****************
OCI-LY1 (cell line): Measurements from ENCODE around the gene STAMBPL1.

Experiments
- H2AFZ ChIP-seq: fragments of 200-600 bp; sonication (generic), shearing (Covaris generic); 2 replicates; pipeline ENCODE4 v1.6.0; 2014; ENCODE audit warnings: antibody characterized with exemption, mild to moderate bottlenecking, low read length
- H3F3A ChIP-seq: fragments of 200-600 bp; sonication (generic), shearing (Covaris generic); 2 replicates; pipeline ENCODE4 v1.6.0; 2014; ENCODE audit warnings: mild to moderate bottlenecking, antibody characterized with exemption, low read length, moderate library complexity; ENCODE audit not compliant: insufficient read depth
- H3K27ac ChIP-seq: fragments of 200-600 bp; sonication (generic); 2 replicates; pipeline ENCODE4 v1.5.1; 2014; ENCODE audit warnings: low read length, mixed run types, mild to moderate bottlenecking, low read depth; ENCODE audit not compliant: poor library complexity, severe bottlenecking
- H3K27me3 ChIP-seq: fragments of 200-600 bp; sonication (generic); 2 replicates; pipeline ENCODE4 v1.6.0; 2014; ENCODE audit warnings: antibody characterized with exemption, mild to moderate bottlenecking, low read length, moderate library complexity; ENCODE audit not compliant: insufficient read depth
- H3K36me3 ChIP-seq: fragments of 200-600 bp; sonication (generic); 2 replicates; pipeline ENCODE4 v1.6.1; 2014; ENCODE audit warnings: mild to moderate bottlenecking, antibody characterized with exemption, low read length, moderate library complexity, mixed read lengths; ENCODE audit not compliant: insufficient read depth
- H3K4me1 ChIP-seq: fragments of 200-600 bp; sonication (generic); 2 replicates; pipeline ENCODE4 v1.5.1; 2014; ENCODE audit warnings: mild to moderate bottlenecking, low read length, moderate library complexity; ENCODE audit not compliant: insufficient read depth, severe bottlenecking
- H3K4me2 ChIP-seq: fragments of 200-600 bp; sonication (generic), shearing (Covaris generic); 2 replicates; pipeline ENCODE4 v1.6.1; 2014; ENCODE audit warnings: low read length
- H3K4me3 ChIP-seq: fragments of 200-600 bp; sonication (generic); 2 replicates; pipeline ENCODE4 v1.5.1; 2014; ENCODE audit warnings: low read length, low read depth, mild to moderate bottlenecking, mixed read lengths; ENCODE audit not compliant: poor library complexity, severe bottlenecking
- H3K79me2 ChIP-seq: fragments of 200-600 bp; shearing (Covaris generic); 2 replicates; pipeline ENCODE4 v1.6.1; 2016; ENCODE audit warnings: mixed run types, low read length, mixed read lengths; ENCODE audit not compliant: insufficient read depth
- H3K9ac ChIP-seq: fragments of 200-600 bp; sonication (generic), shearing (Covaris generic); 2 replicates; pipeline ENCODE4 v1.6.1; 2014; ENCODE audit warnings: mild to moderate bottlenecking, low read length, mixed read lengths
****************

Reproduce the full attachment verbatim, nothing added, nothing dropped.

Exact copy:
OCI-LY1 (cell line): Measurements from ENCODE around the gene STAMBPL1.

Experiments
- H2AFZ ChIP-seq: fragments of 200-600 bp; sonication (generic), shearing (Covaris generic); 2 replicates; pipeline ENCODE4 v1.6.0; 2014; ENCODE audit warnings: antibody characterized with exemption, mild to moderate bottlenecking, low read length
- H3F3A ChIP-seq: fragments of 200-600 bp; sonication (generic), shearing (Covaris generic); 2 replicates; pipeline ENCODE4 v1.6.0; 2014; ENCODE audit warnings: mild to moderate bottlenecking, antibody characterized with exemption, low read length, moderate library complexity; ENCODE audit not compliant: insufficient read depth
- H3K27ac ChIP-seq: fragments of 200-600 bp; sonication (generic); 2 replicates; pipeline ENCODE4 v1.5.1; 2014; ENCODE audit warnings: low read length, mixed run types, mild to moderate bottlenecking, low read depth; ENCODE audit not compliant: poor library complexity, severe bottlenecking
- H3K27me3 ChIP-seq: fragments of 200-600 bp; sonication (generic); 2 replicates; pipeline ENCODE4 v1.6.0; 2014; ENCODE audit warnings: antibody characterized with exemption, mild to moderate bottlenecking, low read length, moderate library complexity; ENCODE audit not compliant: insufficient read depth
- H3K36me3 ChIP-seq: fragments of 200-600 bp; sonication (generic); 2 replicates; pipeline ENCODE4 v1.6.1; 2014; ENCODE audit warnings: mild to moderate bottlenecking, antibody characterized with exemption, low read length, moderate library complexity, mixed read lengths; ENCODE audit not compliant: insufficient read depth
- H3K4me1 ChIP-seq: fragments of 200-600 bp; sonication (generic); 2 replicates; pipeline ENCODE4 v1.5.1; 2014; ENCODE audit warnings: mild to moderate bottlenecking, low read length, moderate library complexity; ENCODE audit not compliant: insufficient read depth, severe bottlenecking
- H3K4me2 ChIP-seq: fragments of 200-600 bp; sonication (generic), shearing (Covaris generic); 2 replicates; pipeline ENCODE4 v1.6.1; 2014; ENCODE audit warnings: low read length
- H3K4me3 ChIP-seq: fragments of 200-600 bp; sonication (generic); 2 replicates; pipeline ENCODE4 v1.5.1; 2014; ENCODE audit warnings: low read length, low read depth, mild to moderate bottlenecking, mixed read lengths; ENCODE audit not compliant: poor library complexity, severe bottlenecking
- H3K79me2 ChIP-seq: fragments of 200-600 bp; shearing (Covaris generic); 2 replicates; pipeline ENCODE4 v1.6.1; 2016; ENCODE audit warnings: mixed run types, low read length, mixed read lengths; ENCODE audit not compliant: insufficient read depth
- H3K9ac ChIP-seq: fragments of 200-600 bp; sonication (generic), shearing (Covaris generic); 2 replicates; pipeline ENCODE4 v1.6.1; 2014; ENCODE audit warnings: mild to moderate bottlenecking, low read length, mixed read lengths